Lady Melville Loses Her Glasses
Today Lady Melville lost her glasses. She promptly rang the bell three times.
I was in the kitchen chopping vegetables when I heard the ding-ding-ding. The ding-ding-ding meant that she was in the living room, if it had been a dong-dong-dong she would have been in the bedroom, and a ding-dong would have placed her in the bathroom among the crocheted toothbrush holders and velvet toilet paper covers.
I knew it was a matter of urgency because it was three dings and not two, a mere ding-ding could have been the remote control out of reach or Lord Melville needing to go to the toilet or Lord Melville having a burst catheter and requiring immediate hospitalisation or Lord Melville needing to be diverted for a few minutes of wakefulness between naps or Lord Melville trying to tell a joke.
One could never quite know what Lord Melville wanted so it was safe to assume that any bell-ringing on behalf of Lord Melville was a two-ding or dong situation.
A lone ding or dong would be a case of absolutely no importance at all and as such it never occurred because anything that prompted Lady Melville to ring the bell was necessarily of importance. When Lady Melville rang the bell for herself, she never committed to fewer than three rings. Three delicate but pressing staccatos. If help failed to materialise it was raised to four frantic clashes of metal and a cry of “Little One!”
Little One indicated whoever was the current carer in this perpetual cycle of Little Ones who responded to the bell. Little One, in this case, was me.
“Little One!” she screeched as I washed the tomato seeds from my hands.
“Little One!” she bellowed as I dried them with a towel and the bell clanged four times.
“Oh Little One,” she smiled with relief as I appeared before her. “I seem to have lost my glasses. Could you be a darling and find them for me?”
“But Lady Melville, you don’t normally wear glasses, do you?”
“Of course I do,” she said. “Oh darling, I must have them. Do look around, won’t you.”
I crawled on the floor around the jumble of pseudo-Victorian clutter and worn-out rugs, taking care not to trip over the wires criss-crossing from the walls to the eleven lamps that illuminated the various corners of the room.
“Turn on the lights,” she said.
“How about I open the blinds instead?” I asked. “It’s a beautiful day and then you can look out on the cathedral.”
“No, no, John and I don’t like the sun, do we John? John! Oh wake up darling,” she begged. “Do please wake up.”
Lord Melville raised his head dutifully from his chest and opened his eyes a fraction, before the eyelids slid shut again and his head drooped slowly back down to his chest.
“Oh wake up! Whistle at him! Go on, whistle.” And she blew through her false teeth and clapped her hands without success.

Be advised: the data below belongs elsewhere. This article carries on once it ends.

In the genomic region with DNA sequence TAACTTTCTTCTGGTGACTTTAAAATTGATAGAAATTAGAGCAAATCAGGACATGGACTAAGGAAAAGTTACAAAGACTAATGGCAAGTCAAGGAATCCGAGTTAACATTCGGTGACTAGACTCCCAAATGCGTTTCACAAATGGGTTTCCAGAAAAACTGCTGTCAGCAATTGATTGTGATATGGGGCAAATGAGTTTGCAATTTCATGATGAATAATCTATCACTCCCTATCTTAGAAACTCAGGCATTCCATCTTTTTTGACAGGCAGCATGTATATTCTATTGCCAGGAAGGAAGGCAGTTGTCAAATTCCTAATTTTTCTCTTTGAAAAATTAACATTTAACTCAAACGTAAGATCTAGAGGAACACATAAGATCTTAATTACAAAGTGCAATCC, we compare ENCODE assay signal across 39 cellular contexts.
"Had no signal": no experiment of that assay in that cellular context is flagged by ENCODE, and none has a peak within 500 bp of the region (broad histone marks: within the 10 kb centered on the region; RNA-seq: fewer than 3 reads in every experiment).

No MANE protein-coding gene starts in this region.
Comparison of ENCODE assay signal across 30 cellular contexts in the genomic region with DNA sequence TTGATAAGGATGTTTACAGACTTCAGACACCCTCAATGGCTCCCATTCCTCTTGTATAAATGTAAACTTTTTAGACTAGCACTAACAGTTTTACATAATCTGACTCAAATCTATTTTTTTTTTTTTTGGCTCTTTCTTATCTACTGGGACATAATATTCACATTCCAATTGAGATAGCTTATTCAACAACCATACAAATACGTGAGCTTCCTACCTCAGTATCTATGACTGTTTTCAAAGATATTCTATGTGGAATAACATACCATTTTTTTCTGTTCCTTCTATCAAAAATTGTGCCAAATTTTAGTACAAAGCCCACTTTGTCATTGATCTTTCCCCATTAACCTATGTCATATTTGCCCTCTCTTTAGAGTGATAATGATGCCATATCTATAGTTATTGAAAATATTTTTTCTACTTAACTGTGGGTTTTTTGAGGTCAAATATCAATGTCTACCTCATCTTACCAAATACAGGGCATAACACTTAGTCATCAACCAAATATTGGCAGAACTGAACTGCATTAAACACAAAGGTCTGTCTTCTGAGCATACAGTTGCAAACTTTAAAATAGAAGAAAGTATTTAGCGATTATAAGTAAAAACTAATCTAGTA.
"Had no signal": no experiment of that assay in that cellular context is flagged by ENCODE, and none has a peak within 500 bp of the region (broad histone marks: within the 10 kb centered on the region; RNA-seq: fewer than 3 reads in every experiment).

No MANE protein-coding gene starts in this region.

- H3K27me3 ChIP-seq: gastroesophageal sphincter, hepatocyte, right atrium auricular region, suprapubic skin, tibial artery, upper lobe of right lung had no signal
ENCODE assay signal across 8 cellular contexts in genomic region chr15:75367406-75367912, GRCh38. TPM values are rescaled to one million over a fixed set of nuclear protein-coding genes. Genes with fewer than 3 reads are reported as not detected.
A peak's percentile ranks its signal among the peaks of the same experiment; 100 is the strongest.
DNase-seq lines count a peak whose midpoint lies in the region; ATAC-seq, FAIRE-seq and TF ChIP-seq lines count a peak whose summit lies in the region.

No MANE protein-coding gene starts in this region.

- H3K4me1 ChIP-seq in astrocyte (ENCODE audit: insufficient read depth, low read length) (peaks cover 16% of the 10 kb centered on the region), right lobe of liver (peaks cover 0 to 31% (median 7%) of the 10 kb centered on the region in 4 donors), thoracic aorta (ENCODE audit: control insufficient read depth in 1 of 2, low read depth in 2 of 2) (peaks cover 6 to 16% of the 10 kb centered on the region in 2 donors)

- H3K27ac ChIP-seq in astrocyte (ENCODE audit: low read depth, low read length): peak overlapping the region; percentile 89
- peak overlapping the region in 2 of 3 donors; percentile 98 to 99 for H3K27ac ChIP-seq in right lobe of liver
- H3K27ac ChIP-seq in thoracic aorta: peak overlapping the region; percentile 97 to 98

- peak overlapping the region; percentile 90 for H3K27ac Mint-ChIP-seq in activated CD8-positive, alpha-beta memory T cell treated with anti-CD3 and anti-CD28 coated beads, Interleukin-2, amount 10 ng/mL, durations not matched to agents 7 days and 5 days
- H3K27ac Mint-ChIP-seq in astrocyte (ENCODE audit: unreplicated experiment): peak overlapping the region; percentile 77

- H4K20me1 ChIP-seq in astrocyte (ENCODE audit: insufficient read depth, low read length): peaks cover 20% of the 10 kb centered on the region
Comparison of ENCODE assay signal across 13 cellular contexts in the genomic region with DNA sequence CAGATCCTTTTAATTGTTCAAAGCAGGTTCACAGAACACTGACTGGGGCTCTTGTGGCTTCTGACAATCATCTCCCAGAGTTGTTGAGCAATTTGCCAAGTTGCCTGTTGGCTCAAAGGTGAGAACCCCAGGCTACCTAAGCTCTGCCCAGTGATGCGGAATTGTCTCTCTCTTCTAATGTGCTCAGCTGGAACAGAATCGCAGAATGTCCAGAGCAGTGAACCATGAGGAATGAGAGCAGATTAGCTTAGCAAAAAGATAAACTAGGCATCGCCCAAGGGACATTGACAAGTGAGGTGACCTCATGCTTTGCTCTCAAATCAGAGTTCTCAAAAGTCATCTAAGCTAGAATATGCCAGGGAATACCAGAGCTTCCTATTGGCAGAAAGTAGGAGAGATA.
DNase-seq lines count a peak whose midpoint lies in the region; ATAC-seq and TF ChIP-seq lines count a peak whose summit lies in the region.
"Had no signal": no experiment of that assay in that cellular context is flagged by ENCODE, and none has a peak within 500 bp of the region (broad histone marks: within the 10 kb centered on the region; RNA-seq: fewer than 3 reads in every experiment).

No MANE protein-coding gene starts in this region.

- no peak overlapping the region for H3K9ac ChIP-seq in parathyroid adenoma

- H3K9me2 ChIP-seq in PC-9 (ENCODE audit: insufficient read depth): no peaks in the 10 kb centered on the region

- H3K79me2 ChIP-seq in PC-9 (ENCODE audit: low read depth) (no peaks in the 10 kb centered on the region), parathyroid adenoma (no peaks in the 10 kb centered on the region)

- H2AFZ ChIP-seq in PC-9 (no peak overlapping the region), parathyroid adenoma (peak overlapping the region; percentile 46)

“John, you used to get up at five every morning when you were in the Navy.”
Sixty years ago he was in the Navy. So much changes in sixty years. People tire. Empires fall, only to live on in the ancient volumes of Samuel Pepys’ diaries coated in sixty years of dust that one’s children and grandchildren never bothered to take down from the shelves, did they Lady Melville? One’s children grow wild and become hippies and social workers and forget all about their private boarding school education and you’ll never understand why. Dust collects too on the silver plates hanging on the wall, engraved with His Lordship, Her Ladyship, the only remnants of your crumbling feudal titles, now gone, crushed under new-fangled notions of democracy and elected Parliament. (“That Blair is a Communist,” you say.)
“Imagine asking the people to elect their own Parliament!” Lady Melville was horrified. If you looked closely you could see the last specks of the great Britannia floating in her eyes. Or was it cataracts?
“It’s like asking them to elect the national cricket team,” she said. At least people still play cricket.
“Close the curtains, for heaven’s sake,” she said. “I can’t bear the light. Switch on the lamps and don’t give me this saving electricity nonsense again, John and I don’t believe in global heating, do we John? Though it wouldn’t be a bad thing in these winters. Darling, wake up!” She whistled again and leaned out to reach all the way across the gap between his comfy armchair and hers to take him by his hand.
“Take my hand darling,” she said in despair. “Why don’t you hold my hand any more?”
But don’t you remember, Lady Melville? That hand was paralysed in the stroke 18 years ago, the one that took all his words away and left the thoughts stranded inside his head. It stole the words of the Naval Officer commanding his troops, the words of the Parliamentarian firing up the dumb population.
“Oh do something for him,” she cried. “Can’t you? Play a game with him.”
And I sat before him, the game of Scrabble between us and the television muttering behind, spewing out words and more words about rivers in Norway and treasures in the attic and win ten thousand pounds today and Saddam Hussein is dead and refugees in Darfur and Paris Hilton was drunk and Big Brother and snow at Heathrow Airport, the voice of the television pouring into the silence that used to be filled with the chatter of family and friends.
Lord Melville laughed. Planes were delayed for 24 hours, people couldn’t get home for Christmas. He laughed. Saddam´s head came off. He laughed. Paris Hilton fell out of the taxi. He laughed. Amy from Birmingham had the winning lottery numbers and Lord Melville laughed and shook his head and laughed still harder until a tear rolled from his left eye and he tried to wipe it with his paralysed hand that wouldn’t move.
“Why are you laughing?” Lady Melville said. “Darling, why don’t you ever laugh with me?”
A malnourished African child stared out of the screen, eyes wide and ribs protruding and Lord Melville stopped laughing. He nodded at the screen as though he and the child understood something no one else knew and he tried to mouth a word but we would never hear it.
“I just don’t understand.” Lady Melville scrunched up a piece of paper in frustration. “They keep sending me letters telling me I have won money but they never send me the money.”
“Who are they?”
She turned the torn piece of paper in her hand. “I can’t read it,” she said. “The Merchants’ Association of such-and-such.”
“Congratulations you have been randomly selected as the winner of £250,000 pounds,” I read. “To claim your prize, simply make a purchase of £200 or more.”
“How many times have you been a random winner?” I asked.
I don’t know. She screwed up her face. “Ten or twelve? And I keep making the purchases and then I don’t hear anything from them about the money and I write a letter to complain and they never respond.”